Indonesia bitcoin and the unbundling of the remittances market

Indonesia bitcoin and the unbundling of the remittances market. Image: Freepik
Written by Bernard Lunn

We are seeing the unbundling of the remittances market, says Bernard Lunn, as he looks at Indonesia as an exciting business capital.

So far, we’ve looked at relatively small countries in our Alternative Bitcoin Capital tour, which has included the Isle of Man, Estonia, the Pan African currency union, Argentina, and Iceland. Indonesia isn’t small, however you cut it. It has a population of 256 million (close to America in size) and a GDP ranked #16 in the world (between Mexico and the Netherlands). Indonesia is exciting for business because of those Asian GDP growth rates – at 5.8%, this is almost double that of most countries in the west.

This is the story that prompted me to find out what’s happening with bitcoin in Indonesia.

Residents of Indonesia can now buy and receive bitcoin over the counter at over 10,000 ‘Indomaret’ convenience stores around the country. The project was developed on the initiative of Bitcoin Indonesia, and will run through its exchange in partnership with payment processor iPaymu.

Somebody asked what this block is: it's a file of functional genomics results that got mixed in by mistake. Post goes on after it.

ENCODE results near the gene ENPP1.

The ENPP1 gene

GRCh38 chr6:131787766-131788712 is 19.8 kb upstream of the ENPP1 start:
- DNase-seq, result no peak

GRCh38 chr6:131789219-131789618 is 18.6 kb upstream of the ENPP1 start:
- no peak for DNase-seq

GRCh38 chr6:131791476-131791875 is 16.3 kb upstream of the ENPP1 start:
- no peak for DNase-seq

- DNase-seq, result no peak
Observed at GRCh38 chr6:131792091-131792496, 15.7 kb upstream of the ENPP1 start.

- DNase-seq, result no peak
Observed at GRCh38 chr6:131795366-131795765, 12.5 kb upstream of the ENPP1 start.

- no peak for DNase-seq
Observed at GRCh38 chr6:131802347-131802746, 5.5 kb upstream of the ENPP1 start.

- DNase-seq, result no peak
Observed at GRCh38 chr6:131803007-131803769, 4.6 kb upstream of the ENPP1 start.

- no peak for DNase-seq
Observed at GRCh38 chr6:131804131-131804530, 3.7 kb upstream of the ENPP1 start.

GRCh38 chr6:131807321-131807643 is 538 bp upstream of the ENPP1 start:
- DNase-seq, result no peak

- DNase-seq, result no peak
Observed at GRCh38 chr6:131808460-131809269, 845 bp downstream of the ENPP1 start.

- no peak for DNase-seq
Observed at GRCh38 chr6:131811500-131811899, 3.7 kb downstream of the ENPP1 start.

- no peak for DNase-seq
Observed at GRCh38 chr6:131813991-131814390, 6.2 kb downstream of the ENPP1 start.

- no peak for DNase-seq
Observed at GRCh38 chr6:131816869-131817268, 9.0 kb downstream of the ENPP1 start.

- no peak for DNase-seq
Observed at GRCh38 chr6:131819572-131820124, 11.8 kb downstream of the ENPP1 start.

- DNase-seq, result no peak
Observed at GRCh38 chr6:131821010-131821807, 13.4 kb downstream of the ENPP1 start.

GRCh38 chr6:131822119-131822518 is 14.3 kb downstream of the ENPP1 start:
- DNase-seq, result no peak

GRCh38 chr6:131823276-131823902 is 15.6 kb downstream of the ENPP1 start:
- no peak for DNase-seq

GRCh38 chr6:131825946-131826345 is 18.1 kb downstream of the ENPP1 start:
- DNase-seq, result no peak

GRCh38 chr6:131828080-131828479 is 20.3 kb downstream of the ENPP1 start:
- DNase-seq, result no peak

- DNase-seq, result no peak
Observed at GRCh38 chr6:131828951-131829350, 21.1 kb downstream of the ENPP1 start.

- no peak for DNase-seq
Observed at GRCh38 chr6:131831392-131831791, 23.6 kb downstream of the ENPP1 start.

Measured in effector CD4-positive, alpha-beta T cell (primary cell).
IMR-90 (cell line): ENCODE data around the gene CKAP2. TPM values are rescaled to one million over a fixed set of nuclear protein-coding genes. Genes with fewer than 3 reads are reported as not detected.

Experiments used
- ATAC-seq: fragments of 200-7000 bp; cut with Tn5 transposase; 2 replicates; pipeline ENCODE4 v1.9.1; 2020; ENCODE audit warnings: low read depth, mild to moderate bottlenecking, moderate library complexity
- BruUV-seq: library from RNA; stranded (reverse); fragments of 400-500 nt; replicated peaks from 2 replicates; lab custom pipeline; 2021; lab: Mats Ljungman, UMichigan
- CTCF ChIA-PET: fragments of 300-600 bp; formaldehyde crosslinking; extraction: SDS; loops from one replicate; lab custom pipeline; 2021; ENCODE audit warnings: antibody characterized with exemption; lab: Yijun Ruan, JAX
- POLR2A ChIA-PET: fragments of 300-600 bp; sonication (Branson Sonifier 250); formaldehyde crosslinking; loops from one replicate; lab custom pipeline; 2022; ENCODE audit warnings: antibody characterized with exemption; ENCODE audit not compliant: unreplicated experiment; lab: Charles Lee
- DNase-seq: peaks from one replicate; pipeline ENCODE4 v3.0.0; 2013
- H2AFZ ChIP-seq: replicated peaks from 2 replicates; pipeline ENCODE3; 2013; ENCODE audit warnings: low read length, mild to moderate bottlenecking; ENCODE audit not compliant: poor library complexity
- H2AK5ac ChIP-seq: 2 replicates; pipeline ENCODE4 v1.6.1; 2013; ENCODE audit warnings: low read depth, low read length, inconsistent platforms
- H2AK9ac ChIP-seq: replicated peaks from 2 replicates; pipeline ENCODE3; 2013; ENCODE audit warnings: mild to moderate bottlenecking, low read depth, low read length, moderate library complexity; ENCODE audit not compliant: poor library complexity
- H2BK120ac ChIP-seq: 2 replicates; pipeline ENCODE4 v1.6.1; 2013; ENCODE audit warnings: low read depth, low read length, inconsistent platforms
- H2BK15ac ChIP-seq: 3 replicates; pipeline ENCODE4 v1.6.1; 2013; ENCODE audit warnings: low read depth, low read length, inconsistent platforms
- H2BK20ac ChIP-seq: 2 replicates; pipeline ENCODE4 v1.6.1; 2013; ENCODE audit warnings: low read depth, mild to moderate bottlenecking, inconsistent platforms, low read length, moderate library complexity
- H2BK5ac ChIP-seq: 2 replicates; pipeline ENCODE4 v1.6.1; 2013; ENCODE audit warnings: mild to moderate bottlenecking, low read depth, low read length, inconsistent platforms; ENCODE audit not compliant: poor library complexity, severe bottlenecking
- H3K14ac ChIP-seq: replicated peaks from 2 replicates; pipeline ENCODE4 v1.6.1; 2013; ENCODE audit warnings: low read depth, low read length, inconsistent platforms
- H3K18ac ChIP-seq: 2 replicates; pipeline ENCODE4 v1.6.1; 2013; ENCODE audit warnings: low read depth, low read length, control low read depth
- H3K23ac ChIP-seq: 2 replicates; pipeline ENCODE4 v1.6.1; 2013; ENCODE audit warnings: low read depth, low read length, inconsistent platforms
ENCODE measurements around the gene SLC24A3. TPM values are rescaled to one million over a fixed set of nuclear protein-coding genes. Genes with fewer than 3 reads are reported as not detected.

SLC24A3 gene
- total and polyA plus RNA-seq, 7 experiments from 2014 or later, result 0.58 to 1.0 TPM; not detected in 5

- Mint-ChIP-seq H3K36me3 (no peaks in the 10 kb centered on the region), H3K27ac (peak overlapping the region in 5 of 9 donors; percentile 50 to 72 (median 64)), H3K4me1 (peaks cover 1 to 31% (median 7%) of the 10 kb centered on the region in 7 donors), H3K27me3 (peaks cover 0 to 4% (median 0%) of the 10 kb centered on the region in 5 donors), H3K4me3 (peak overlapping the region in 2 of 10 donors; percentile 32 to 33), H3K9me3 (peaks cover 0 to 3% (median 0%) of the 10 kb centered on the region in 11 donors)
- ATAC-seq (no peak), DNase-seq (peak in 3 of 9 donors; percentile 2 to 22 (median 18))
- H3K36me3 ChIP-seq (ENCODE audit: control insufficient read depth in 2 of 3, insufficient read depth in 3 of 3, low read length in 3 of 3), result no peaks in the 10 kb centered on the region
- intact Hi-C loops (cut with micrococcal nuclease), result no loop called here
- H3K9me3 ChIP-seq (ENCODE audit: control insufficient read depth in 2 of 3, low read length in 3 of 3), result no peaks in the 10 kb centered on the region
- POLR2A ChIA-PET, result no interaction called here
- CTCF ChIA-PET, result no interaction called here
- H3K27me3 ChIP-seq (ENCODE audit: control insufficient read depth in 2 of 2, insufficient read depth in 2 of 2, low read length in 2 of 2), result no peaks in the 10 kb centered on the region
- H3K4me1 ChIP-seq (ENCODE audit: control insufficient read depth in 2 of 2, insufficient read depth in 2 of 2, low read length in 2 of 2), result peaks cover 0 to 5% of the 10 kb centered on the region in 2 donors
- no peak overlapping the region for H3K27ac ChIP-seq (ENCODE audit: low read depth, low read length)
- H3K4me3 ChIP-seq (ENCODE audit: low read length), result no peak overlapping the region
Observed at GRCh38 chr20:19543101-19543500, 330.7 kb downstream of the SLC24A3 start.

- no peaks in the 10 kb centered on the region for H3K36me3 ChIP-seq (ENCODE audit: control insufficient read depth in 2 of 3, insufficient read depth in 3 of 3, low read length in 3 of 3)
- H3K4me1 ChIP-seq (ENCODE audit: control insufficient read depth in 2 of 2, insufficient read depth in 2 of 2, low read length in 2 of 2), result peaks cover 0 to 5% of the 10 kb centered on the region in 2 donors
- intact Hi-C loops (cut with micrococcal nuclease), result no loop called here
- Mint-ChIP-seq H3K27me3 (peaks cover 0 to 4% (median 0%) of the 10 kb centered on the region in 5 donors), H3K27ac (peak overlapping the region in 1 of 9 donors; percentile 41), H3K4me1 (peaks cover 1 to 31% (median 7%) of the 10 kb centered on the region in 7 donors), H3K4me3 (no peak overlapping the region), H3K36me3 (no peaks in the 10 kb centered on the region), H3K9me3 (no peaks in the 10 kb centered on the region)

This matters because of remittances. Jakarta Post has the details: ‘Indonesia received US $7.2bn from around 6.5 million migrant workers overseas in 2012, the World Bank said in a recent report. The figure was equal to about 1% of the nation’s gross domestic product, making Indonesia the third largest recipient of remittances in Southeast Asia.’

If you remit via bitcoin, those 10,000 stores are your off ramp, where recipients can get Indonesian rupiah for spending. It’s a natural for the Indomart stores: they get foot traffic. Read that and weep, Western Union. We’re seeing the unbundling of the remittances market:

  • The on ramp are bitcoin ATMs, where you put in fiat and get back bitcoin.
  • Transmittal is via the open bitcoin network.
  • The off ramp is via mass market retail in the recipient country, which is where the Indomart story is significant. This is like M-Pesa but better (more open and permission-less).

From a single company/brand controlling the end-to-end experience, remittances is becoming unbundled to an ecosystem.

This article is reproduced with kind permission. Some minor changes have been made to reflect BankNXT style considerations. Read the original article by Bernard Lunn of Daily Fintech.

About the author

Bernard Lunn

Bernard Lunn is a serial entrepreneur who used to work for fintech companies such as Misys and Temenos. He has done turnarounds and startups in America, Asia and Europe. He lives in Switzerland and works as an adviser connecting banks, funds and strategics to fintech innovation globally. As part of the research for this, he is Founding Editor of Daily Fintech and provides mentoring to startups.

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